Under what all conditions on $(a,b,c)$ where $a,b,c$ are positive integers can we say about the non-existence or existence of any solution to the equation $$a^a+b^b=c^c$$

(Or in other words : Solve $a^a+b^b=c^c$ ) $ $

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About this note that : For a solution we must have $gcd(a,b,c) = 1$ (follows from Fermat's Last Theorem)

and all the elements of the set $\{a,b,c\}$ cannot be prime numbers (proof shown below).

We will prove there are no positive prime numbers $p,q,r$ such that the following equation is satisfied : $$p^p+q^q=r^r$$ This is easy to prove. Note that in fact we have something stronger : The equation $4+m^m=n^n$ has no solutions in positive integers. Assume the contrary, then we get $m>1$ (by checking the case $m=1$ separately) and then note that $n \ge m+2$ and thus $n^n > (m+2)^m > m^m+2^m \ge n^n$ and thus a contradiction.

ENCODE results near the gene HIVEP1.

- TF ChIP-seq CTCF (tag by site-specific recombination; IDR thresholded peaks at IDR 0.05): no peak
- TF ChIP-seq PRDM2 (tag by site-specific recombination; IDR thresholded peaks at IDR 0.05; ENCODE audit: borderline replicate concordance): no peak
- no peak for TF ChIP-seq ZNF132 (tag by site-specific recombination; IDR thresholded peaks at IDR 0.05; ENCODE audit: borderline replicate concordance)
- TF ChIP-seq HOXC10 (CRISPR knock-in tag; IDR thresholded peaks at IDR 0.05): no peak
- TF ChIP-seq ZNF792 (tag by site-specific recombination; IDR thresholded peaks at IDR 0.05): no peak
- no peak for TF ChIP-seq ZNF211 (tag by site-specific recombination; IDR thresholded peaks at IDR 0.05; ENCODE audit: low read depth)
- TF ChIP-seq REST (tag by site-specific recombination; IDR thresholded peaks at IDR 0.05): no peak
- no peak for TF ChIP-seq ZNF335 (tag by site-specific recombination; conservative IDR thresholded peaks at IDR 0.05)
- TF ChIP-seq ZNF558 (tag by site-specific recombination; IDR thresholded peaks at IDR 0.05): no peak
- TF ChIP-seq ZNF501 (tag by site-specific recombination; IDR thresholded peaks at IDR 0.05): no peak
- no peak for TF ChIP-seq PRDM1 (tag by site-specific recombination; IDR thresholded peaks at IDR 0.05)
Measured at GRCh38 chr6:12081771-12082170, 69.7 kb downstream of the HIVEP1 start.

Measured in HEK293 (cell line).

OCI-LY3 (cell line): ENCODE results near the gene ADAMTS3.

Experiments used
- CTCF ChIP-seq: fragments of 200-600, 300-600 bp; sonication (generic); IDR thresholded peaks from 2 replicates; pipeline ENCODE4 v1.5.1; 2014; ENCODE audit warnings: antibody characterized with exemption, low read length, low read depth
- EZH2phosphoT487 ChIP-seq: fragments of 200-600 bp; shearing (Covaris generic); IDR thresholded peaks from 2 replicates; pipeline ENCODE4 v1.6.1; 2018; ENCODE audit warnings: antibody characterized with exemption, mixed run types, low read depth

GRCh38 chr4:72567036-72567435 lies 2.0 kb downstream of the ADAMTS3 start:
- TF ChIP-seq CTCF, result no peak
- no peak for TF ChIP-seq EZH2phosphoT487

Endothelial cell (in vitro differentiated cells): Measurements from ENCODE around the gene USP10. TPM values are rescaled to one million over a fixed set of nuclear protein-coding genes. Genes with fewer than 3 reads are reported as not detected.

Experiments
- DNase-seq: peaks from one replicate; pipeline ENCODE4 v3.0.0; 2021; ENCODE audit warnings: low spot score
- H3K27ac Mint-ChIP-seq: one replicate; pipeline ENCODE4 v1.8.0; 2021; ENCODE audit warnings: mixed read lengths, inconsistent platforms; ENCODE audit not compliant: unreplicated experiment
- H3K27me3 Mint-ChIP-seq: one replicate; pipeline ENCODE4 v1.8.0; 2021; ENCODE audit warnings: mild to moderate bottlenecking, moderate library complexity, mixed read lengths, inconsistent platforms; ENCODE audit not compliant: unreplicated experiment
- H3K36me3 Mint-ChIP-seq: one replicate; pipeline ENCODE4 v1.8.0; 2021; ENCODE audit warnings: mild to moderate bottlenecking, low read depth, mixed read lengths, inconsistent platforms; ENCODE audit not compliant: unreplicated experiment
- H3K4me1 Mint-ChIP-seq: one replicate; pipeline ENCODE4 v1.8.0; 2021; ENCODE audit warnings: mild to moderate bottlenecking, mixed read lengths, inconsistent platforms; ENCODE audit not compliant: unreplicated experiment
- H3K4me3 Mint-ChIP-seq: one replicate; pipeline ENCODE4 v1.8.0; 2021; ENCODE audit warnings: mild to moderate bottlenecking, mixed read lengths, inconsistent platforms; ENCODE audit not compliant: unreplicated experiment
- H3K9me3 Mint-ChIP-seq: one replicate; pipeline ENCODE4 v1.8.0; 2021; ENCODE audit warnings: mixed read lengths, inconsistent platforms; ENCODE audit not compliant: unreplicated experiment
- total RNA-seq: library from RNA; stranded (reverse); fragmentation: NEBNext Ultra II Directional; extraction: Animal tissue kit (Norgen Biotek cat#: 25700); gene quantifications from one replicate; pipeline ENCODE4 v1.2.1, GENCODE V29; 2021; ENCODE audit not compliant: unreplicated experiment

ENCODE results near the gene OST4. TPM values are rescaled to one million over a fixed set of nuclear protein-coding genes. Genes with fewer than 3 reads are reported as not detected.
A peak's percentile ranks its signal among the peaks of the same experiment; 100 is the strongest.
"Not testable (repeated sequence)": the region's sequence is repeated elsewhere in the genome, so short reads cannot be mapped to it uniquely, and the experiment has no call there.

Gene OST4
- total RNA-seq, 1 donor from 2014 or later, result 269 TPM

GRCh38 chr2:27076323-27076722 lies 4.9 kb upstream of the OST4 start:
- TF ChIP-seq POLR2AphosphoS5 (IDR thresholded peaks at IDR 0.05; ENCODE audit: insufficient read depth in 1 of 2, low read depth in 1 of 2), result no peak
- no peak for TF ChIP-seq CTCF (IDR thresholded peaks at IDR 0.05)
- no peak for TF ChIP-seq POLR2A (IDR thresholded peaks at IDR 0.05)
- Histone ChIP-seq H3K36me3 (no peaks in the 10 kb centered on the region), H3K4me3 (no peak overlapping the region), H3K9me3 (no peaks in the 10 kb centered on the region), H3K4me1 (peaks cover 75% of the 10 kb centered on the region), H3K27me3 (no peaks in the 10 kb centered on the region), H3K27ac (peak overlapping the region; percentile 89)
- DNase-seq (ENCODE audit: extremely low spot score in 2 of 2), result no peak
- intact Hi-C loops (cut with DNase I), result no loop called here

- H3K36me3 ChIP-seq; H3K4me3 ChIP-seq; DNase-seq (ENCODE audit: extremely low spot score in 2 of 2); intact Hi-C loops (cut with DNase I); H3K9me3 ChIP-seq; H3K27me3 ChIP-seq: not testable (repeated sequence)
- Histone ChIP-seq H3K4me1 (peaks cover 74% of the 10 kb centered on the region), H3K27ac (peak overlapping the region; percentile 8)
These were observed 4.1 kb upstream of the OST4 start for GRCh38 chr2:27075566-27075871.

Prime omega function$\omega(n)$ that counts the number of distinct prime factors in the factorization of $n>1$. My proposal was $a^{\omega(a)}+b^{\omega(b)}=c^{\omega(c)}$ with $a<b<c$ (and now I believe that also I need to require $1<a$ to get a problem more interesting problem). I know also theMSEpost1861380$\endgroup$